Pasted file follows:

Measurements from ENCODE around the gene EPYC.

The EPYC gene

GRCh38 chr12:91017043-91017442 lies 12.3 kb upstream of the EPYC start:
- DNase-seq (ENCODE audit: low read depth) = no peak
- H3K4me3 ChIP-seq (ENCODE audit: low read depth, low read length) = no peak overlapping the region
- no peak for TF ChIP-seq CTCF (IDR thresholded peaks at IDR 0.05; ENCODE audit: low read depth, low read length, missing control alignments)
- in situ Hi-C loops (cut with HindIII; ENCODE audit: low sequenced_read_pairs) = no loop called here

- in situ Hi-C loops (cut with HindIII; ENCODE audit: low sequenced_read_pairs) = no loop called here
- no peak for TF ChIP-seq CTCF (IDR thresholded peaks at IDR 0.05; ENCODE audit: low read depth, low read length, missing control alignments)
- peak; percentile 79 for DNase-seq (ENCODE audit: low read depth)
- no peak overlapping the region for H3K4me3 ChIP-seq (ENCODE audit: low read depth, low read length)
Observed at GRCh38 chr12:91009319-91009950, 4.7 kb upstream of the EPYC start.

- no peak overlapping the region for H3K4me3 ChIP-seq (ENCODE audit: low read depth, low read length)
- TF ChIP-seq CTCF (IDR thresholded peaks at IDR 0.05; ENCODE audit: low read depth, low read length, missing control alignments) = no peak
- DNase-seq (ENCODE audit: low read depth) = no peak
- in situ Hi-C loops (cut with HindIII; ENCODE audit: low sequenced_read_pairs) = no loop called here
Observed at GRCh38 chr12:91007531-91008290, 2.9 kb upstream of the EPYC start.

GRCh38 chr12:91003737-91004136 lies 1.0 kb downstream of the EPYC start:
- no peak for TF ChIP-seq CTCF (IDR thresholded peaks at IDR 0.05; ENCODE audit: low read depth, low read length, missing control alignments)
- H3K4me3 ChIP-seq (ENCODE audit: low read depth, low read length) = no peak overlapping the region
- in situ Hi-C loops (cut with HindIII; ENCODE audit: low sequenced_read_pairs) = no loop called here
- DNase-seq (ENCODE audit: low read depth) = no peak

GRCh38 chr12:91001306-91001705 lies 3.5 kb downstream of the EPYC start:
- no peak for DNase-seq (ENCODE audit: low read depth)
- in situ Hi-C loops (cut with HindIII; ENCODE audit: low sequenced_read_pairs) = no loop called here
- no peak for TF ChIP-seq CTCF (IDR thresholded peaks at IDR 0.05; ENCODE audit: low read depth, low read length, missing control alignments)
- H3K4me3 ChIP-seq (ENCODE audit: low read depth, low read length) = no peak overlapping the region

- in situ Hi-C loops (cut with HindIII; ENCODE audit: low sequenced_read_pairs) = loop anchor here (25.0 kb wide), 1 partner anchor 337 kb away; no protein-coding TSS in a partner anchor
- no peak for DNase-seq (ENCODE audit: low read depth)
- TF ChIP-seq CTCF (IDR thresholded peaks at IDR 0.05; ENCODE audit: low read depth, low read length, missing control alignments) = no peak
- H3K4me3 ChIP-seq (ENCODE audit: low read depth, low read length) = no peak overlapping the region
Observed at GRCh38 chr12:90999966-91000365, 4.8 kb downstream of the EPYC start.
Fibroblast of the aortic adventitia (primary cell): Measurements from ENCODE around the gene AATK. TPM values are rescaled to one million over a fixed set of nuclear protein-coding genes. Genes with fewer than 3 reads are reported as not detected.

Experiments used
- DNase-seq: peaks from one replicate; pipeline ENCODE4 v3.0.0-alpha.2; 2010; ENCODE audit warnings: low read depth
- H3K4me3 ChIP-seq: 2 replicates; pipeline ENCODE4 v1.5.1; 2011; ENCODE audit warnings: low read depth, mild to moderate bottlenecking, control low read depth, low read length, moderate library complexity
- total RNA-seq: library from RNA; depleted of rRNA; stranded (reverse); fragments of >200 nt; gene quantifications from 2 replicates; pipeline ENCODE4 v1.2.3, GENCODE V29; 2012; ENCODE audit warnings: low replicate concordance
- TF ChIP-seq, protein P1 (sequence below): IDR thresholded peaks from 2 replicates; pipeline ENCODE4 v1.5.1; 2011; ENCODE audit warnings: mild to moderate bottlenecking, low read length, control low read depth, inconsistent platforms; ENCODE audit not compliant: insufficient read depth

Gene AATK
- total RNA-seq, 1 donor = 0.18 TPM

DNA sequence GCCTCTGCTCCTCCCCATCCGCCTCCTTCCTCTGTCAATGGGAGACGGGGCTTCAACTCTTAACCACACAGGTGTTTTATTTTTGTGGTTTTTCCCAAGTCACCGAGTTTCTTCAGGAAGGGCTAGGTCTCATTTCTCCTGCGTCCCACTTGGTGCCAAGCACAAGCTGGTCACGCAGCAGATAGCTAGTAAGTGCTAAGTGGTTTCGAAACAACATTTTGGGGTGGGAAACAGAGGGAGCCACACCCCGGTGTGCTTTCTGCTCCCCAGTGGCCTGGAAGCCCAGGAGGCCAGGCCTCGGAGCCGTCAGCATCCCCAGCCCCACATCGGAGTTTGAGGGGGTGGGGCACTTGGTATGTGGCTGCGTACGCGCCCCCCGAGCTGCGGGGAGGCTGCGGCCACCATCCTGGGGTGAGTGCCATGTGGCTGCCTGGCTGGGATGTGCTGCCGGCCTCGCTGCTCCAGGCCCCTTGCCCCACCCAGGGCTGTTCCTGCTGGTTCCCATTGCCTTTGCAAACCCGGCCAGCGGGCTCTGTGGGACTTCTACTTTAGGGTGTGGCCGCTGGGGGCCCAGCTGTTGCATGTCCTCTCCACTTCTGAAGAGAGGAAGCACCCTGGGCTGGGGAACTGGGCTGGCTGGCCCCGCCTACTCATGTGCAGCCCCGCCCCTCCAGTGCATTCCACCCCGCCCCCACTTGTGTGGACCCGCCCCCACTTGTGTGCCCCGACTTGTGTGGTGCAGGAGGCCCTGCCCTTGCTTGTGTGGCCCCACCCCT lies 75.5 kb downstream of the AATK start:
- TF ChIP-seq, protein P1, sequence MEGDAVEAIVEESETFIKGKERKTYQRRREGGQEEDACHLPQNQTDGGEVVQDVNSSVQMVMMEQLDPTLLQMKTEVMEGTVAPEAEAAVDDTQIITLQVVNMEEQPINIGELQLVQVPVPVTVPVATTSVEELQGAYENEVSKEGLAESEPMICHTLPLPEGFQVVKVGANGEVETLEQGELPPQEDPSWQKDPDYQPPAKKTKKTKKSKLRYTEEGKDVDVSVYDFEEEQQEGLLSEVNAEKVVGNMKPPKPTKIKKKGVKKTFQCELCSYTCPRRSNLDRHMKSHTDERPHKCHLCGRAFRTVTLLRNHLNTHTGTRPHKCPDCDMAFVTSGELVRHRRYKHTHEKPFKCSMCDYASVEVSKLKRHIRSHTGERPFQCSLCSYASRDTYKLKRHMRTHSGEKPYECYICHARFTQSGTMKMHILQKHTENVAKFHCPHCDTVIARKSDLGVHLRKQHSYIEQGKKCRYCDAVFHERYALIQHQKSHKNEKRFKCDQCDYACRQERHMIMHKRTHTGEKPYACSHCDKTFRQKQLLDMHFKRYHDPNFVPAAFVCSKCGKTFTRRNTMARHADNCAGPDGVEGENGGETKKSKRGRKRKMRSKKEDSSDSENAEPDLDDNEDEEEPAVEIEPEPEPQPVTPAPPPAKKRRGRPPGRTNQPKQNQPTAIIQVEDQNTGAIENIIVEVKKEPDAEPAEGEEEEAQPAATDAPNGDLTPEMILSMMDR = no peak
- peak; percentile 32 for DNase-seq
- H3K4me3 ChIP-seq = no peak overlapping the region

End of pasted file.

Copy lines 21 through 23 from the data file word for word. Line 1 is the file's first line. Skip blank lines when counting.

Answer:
- in situ Hi-C loops (cut with HindIII; ENCODE audit: low sequenced_read_pairs) = no loop called here
- DNase-seq (ENCODE audit: low read depth) = no peak

GRCh38 chr12:91001306-91001705 lies 3.5 kb downstream of the EPYC start: